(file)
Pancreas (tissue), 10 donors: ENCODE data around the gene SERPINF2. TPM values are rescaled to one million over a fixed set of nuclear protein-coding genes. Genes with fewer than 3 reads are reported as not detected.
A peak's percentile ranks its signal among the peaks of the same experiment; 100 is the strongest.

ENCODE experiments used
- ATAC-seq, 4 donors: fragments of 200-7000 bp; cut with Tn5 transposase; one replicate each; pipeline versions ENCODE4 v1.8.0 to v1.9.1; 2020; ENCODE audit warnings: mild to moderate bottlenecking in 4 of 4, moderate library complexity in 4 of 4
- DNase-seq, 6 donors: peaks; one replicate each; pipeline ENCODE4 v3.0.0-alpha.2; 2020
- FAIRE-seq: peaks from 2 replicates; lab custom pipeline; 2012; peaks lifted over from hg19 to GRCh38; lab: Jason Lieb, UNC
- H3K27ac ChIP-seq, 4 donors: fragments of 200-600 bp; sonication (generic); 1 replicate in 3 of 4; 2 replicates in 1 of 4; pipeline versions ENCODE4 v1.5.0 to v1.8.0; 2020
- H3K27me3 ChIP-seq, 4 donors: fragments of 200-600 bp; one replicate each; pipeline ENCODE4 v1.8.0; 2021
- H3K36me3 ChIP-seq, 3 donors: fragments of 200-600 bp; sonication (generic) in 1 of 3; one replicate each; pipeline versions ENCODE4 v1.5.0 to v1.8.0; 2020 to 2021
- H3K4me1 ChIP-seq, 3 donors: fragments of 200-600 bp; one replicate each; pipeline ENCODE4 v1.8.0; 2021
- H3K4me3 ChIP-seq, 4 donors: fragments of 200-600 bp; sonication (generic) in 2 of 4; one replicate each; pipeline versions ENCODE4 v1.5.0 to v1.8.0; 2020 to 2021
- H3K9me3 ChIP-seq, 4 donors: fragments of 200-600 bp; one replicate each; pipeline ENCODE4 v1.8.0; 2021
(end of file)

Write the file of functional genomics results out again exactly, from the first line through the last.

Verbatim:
Pancreas (tissue), 10 donors: ENCODE data around the gene SERPINF2. TPM values are rescaled to one million over a fixed set of nuclear protein-coding genes. Genes with fewer than 3 reads are reported as not detected.
A peak's percentile ranks its signal among the peaks of the same experiment; 100 is the strongest.

ENCODE experiments used
- ATAC-seq, 4 donors: fragments of 200-7000 bp; cut with Tn5 transposase; one replicate each; pipeline versions ENCODE4 v1.8.0 to v1.9.1; 2020; ENCODE audit warnings: mild to moderate bottlenecking in 4 of 4, moderate library complexity in 4 of 4
- DNase-seq, 6 donors: peaks; one replicate each; pipeline ENCODE4 v3.0.0-alpha.2; 2020
- FAIRE-seq: peaks from 2 replicates; lab custom pipeline; 2012; peaks lifted over from hg19 to GRCh38; lab: Jason Lieb, UNC
- H3K27ac ChIP-seq, 4 donors: fragments of 200-600 bp; sonication (generic); 1 replicate in 3 of 4; 2 replicates in 1 of 4; pipeline versions ENCODE4 v1.5.0 to v1.8.0; 2020
- H3K27me3 ChIP-seq, 4 donors: fragments of 200-600 bp; one replicate each; pipeline ENCODE4 v1.8.0; 2021
- H3K36me3 ChIP-seq, 3 donors: fragments of 200-600 bp; sonication (generic) in 1 of 3; one replicate each; pipeline versions ENCODE4 v1.5.0 to v1.8.0; 2020 to 2021
- H3K4me1 ChIP-seq, 3 donors: fragments of 200-600 bp; one replicate each; pipeline ENCODE4 v1.8.0; 2021
- H3K4me3 ChIP-seq, 4 donors: fragments of 200-600 bp; sonication (generic) in 2 of 4; one replicate each; pipeline versions ENCODE4 v1.5.0 to v1.8.0; 2020 to 2021
- H3K9me3 ChIP-seq, 4 donors: fragments of 200-600 bp; one replicate each; pipeline ENCODE4 v1.8.0; 2021